In the blogging era everyone can publish their ideas and opinions and grow quite a following doing so; the democratization of information in practice. This proliferating idea exchange is part and parcel of Thomas Friedman's flat earth analogy. Developing one's voice and being heard is a good thing. But it's not enough. If we carry the flat earth metaphor to its logical conclusion, opinions freely rolling across a flattened sphere clatter, collide, and ultimately roll right off the edge. (I just had a flashback to playing Crossfire circa 1970.) Why settle for a random collision of opinions deciding which ideas carry the day? Not all opinions are equal. They need to be vetted for merit.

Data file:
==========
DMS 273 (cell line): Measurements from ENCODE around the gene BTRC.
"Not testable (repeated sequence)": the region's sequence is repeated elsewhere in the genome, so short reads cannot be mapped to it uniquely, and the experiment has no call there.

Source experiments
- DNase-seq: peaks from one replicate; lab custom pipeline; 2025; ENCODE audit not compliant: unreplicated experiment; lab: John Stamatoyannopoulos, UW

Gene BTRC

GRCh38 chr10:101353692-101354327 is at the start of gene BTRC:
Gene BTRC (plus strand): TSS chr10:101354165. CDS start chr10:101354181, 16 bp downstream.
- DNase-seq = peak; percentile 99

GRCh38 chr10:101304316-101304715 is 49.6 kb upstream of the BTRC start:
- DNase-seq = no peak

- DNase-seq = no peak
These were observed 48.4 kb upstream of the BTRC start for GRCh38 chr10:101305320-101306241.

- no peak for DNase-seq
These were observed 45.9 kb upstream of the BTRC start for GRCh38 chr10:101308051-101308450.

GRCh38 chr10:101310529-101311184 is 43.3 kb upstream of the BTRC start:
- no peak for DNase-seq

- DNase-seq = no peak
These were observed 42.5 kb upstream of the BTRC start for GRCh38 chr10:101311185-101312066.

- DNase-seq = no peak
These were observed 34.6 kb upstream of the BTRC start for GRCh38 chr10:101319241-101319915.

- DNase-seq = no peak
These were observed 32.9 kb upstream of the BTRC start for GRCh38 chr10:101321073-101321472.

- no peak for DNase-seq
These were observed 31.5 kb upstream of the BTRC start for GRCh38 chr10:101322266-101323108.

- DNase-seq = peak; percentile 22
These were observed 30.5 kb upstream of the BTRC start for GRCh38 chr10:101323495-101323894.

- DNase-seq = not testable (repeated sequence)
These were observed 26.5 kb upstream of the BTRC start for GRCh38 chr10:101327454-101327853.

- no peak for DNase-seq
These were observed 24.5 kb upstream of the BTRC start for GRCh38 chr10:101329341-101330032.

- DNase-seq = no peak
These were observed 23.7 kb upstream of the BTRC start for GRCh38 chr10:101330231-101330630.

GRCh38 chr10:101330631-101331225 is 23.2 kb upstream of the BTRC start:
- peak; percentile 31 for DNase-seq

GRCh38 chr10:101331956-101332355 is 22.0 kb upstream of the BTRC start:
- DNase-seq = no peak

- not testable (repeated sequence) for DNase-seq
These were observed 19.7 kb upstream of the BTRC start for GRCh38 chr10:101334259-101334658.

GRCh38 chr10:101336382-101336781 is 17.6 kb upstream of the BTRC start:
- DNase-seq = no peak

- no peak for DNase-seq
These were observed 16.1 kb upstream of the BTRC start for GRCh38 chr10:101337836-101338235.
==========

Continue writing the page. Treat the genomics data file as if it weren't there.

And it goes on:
Yet, when I first speak to people about what we do, the inevitable conclusion or connection made is that "you're the guys that do bully prevention." Indeed, NSCC has robust and comprehensive bully-prevention resources that are student centered, aligned with core curriculum standards, and (amazingly!) free. And we work arduously and continuously to make sure our bully-prevention efforts align with a larger framework to promote safe, supportive, welcoming, civically engaging, challenging, and joyous schools for all students. One metaphor I use to capture the idea that bully prevention is part of a broader school climate effort is to compare bullying to the proverbial "canary in a coal mine." I tend to believe that if there are bullying issues present in a school community, it is a symptom of other deeper issues.